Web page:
I’ve always been sort of turned on by the idea of banging/dating a female basketball player. It’s not because I’m sexually fascinated by the concept of screwing someone taller – it is in no way related to a shallow sexual fantasy. Female basketball players are people who are socially competent (they have to be as basketball is a team sport that involves communication), but for some reason, typically height, were relegated to the unglamorous side of the social bubble. Cheerleaders are popular, soccer players are sexy, even the drama queen could be a man killer, but shooting free throws never got you to score. It’s not that I want to pummel my cock into a tight virgin pussy, quite the opposite, but the idea of someone who didn’t get laid when they wanted to is attractive to me for egotistical reasons, and basketball players are never the subject of heterosexual male fantasy even though they are not typically unattractive.
Secondly, I like the feel of athletic shorts and a girl in a basketball jersey is very attractive. No other uniform is quite this sexy. A softball uniform is the least flattering, skin-covering, dull colored outfit in the world, while the basketball jersey is like a n invitation with its ease of access of all parts, all just being below an elastic band. Unsurprisingly, I enjoy the idea of less physical work leading to more physical pleasure.
Lastly, the relationship fantasies that go along with basketball are fun for me. It’s one of the few sports that you can play one on one in. Golf, I suck at, and is very slow and quiet. Tennis, I’m also pretty bad at and all talking is separated by 50 feet and a net, it also tends to be competitive. Basketball is a sport I am halfway decent at, to the point that it would be somewhat competitive if I played basketball with a girl who stopped playing once they reached college or senior year of high school or something. The game can also be uncompetitive as it is easy to forget the score, and there is a lot of physical contact and trash talking. The romantic implications of rejecting her shot only to have her turn around a drain a three in my face as I taunt her about what I would like to do to her mother, to which I respond; “okay, but I do really want to meet your mother” are hornifying. So, if I could meet a girl in athletic shorts who has similar uncomfortable awkwardness about her height and what it made her do, and is willing to have a non-competitive game of trashtalking one-on-one, I think I’d propose.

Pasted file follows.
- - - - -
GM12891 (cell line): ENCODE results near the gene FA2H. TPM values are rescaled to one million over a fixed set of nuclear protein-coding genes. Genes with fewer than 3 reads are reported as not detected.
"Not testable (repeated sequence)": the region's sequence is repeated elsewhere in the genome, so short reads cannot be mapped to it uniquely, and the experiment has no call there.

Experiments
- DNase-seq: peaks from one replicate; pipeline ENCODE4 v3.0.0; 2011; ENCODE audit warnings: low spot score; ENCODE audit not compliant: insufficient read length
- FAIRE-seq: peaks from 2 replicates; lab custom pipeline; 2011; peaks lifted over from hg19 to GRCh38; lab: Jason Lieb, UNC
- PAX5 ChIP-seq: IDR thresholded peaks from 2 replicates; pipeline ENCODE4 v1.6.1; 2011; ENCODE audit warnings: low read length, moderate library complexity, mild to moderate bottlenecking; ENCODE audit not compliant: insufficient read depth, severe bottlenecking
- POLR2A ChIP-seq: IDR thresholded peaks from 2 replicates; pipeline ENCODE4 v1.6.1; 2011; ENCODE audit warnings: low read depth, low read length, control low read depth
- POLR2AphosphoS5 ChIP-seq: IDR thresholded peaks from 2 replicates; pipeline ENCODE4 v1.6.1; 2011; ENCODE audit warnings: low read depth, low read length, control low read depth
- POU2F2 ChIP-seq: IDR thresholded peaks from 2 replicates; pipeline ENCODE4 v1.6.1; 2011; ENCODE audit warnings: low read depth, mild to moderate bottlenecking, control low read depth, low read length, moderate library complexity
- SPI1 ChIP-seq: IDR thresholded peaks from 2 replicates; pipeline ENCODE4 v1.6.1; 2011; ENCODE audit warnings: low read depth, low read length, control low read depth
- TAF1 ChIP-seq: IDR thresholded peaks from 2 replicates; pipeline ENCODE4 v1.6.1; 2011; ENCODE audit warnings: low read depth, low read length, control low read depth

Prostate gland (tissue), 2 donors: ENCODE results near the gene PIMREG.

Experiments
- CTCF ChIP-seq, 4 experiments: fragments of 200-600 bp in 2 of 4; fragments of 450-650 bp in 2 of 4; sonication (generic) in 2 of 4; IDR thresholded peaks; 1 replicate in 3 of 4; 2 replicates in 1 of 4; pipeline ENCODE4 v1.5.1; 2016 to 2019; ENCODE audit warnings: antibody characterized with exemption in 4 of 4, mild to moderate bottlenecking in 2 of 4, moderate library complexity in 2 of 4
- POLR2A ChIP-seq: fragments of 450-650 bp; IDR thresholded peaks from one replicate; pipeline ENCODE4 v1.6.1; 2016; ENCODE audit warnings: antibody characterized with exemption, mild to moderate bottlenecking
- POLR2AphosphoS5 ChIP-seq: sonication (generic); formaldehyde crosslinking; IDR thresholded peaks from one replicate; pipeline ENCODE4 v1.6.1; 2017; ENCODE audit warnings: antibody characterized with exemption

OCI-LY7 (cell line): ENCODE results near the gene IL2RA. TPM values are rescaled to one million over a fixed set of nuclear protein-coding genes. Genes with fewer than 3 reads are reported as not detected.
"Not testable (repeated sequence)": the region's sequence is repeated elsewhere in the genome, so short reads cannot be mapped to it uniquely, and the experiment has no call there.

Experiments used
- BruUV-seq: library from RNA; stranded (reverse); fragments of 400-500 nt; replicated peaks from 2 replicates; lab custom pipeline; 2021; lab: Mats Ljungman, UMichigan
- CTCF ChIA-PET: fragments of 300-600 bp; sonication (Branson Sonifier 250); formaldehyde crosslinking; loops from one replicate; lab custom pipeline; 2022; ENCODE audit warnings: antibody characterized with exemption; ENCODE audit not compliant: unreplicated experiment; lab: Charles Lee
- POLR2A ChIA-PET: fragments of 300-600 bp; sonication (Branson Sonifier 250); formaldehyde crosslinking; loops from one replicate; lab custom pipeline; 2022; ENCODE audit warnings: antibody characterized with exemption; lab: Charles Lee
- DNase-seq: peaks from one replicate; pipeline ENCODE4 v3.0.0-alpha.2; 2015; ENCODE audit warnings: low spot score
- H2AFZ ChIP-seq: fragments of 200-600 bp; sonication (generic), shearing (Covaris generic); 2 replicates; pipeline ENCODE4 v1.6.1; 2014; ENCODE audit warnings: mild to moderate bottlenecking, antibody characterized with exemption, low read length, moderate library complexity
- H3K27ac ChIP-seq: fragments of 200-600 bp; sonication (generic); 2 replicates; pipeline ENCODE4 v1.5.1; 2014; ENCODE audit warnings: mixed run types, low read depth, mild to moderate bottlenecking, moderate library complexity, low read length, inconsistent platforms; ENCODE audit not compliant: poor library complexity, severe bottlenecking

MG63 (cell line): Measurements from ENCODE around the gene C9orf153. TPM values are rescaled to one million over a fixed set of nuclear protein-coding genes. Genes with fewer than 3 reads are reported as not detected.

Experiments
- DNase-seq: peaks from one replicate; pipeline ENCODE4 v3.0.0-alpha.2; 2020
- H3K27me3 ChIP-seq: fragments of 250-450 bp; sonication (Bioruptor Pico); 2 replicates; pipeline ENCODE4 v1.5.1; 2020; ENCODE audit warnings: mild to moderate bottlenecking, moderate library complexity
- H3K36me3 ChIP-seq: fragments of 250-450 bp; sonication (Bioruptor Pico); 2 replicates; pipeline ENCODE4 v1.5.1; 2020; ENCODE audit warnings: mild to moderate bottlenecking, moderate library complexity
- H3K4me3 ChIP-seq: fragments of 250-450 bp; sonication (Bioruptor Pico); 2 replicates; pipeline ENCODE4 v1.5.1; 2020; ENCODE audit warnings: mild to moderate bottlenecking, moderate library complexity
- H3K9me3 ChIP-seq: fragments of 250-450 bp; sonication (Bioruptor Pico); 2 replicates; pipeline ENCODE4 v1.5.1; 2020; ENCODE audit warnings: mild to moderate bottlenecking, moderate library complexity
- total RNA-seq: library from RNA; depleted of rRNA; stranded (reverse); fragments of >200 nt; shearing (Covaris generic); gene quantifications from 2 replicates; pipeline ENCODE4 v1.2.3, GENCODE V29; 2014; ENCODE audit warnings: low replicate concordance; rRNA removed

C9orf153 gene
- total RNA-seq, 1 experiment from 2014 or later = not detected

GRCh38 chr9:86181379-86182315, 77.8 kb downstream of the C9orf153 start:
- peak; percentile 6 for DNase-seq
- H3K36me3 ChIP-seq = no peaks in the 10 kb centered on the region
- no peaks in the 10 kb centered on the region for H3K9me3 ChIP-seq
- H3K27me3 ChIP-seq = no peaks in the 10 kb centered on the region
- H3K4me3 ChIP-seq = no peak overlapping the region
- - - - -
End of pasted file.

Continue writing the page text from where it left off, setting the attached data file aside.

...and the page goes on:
Probably I’d just think of a reason why she would find me gross to sexually fantasize about.
White girls are given archetypes to follow: Zooey Deschanel, Pam Beasley, Carrie Bradshaw, Tina Fey, Paris Hilton, and Eliot Reed are all white. Girls “relate” to these characters (and by relate, I mean force themselves to be like) because they are women and they define themselves through their womanhood. This is not unusual. We typically relate strongest to the group of people we are a part of that is ost oppressed because we all want to be victims. Barack Obama is half-black yet he identifies as African-American. I identify as Jewish all the time, even though I wasn’t even bar mitzvahed. Most of your friends have referred to themselves as whatever minority they can claim. So devoid of oppressed minorities to identify with, white women identify as women.
I want to be clear that I don’t think this practice of victimization through self-identification is an unhealthy practice. It allows us analyze our actions in order to justify our pitying of ourselves. I always think self-analysis is a positive.
White women copy the formulas for how to lead their lives that are based on male script writers’ sexual fantasies. Women who are of a different race, look to our representations of their race in our culture because it is a more obviously oppressed part of their being., and because non-white races are rarely represented in our media and when they are, they are done so through a strongly patriarchal lens, there are few minority women archetypes. Therefore non-white women are the closest to being unburdened with societal expectations forming their personality. That seems like the right person to be around – one who is who they are.
It’s a good thing black people are good at basketball.